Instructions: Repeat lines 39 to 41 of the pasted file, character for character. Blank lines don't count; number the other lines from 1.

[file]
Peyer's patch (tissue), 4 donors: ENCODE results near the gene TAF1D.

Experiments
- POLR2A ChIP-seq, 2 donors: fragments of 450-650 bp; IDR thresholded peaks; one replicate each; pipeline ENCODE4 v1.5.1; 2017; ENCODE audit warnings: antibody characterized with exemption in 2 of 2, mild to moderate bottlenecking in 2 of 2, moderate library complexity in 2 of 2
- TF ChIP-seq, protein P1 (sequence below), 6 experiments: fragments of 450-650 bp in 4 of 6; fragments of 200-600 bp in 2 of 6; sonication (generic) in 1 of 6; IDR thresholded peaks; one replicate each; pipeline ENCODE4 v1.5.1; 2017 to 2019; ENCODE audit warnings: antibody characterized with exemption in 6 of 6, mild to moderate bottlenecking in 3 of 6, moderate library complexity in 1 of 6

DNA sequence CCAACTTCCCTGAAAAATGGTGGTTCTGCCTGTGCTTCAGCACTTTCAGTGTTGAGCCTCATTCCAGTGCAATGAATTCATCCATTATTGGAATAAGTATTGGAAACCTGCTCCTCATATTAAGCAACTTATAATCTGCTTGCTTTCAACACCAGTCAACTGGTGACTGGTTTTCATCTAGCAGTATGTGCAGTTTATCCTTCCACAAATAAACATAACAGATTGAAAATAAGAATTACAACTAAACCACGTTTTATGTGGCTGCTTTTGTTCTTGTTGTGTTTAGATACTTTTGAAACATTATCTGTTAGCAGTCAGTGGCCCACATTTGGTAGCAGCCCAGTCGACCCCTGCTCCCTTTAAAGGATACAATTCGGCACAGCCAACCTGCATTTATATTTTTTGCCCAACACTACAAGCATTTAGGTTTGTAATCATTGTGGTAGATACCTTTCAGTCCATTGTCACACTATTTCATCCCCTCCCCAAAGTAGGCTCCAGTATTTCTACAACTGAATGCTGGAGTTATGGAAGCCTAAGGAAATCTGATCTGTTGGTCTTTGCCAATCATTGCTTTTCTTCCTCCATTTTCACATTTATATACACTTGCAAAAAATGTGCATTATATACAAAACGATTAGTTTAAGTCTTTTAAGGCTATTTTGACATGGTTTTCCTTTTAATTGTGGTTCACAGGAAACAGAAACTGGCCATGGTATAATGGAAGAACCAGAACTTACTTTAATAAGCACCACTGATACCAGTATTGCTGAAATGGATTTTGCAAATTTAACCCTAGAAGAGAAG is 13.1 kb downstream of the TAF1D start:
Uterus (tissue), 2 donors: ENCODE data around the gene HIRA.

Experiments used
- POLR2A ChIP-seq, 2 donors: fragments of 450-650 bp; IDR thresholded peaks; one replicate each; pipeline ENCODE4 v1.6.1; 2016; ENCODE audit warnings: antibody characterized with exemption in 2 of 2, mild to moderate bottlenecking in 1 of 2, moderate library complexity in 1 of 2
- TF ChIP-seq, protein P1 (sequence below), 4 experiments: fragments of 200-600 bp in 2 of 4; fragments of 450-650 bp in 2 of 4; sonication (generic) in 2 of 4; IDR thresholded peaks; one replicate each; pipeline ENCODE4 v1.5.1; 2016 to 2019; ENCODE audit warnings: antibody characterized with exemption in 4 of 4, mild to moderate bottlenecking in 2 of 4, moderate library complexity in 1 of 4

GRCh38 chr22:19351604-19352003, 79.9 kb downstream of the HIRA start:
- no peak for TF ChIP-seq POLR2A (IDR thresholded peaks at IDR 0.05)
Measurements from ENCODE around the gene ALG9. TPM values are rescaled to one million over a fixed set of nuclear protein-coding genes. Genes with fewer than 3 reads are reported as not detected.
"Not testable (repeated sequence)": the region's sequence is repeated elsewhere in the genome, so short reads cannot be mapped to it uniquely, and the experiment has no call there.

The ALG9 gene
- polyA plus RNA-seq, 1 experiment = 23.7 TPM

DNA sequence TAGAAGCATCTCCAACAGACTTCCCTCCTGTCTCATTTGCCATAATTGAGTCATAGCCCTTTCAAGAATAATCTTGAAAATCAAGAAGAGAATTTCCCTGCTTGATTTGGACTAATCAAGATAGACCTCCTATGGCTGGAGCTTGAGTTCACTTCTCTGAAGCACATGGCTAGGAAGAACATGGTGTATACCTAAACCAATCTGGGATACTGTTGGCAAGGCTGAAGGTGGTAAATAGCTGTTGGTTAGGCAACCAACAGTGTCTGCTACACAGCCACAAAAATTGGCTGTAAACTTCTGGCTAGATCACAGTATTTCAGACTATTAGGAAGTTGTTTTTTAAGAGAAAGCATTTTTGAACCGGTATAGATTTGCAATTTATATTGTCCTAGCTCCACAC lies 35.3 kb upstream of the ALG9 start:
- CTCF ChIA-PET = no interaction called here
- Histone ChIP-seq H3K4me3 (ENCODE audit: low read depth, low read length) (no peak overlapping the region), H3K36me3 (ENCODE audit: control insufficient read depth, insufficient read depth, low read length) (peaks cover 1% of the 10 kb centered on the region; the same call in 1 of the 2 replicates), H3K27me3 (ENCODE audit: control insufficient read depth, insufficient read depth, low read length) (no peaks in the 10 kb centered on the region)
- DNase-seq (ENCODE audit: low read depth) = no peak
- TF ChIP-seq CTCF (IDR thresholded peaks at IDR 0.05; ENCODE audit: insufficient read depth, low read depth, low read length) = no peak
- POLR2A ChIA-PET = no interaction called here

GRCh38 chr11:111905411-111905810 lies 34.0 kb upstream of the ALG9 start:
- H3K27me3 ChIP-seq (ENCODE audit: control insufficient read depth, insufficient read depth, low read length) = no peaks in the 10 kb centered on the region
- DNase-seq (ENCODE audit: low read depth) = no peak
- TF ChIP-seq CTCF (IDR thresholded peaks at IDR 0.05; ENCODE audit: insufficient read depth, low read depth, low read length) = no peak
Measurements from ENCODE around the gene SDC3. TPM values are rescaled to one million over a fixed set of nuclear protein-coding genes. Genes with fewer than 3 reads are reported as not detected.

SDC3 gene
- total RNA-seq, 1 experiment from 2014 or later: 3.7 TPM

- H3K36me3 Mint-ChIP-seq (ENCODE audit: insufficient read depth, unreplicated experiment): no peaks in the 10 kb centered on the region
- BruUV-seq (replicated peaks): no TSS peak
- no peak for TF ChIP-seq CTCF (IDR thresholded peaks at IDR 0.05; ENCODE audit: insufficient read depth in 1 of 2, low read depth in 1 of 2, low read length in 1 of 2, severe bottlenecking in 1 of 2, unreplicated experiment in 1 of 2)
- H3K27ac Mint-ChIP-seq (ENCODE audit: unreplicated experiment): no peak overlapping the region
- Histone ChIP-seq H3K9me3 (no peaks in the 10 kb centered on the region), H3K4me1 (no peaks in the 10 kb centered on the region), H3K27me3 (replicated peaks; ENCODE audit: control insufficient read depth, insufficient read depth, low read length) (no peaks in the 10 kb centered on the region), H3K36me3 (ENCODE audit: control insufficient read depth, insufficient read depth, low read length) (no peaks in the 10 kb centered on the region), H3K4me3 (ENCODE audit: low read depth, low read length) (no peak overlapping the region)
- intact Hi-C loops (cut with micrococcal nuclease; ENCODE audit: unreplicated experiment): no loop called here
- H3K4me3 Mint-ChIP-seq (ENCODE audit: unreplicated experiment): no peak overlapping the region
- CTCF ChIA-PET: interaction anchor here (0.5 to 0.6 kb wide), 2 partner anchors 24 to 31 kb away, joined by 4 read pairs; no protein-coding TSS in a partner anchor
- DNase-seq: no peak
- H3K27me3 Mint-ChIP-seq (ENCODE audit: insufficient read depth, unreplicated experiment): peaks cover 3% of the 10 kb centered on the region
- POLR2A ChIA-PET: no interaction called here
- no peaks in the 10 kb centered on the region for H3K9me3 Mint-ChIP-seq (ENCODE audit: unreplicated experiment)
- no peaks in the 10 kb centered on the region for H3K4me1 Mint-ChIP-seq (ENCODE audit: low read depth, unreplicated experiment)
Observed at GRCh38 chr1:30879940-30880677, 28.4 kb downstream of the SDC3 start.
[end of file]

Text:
- POLR2A ChIA-PET: no interaction called here
- no peaks in the 10 kb centered on the region for H3K9me3 Mint-ChIP-seq (ENCODE audit: unreplicated experiment)
- no peaks in the 10 kb centered on the region for H3K4me1 Mint-ChIP-seq (ENCODE audit: low read depth, unreplicated experiment)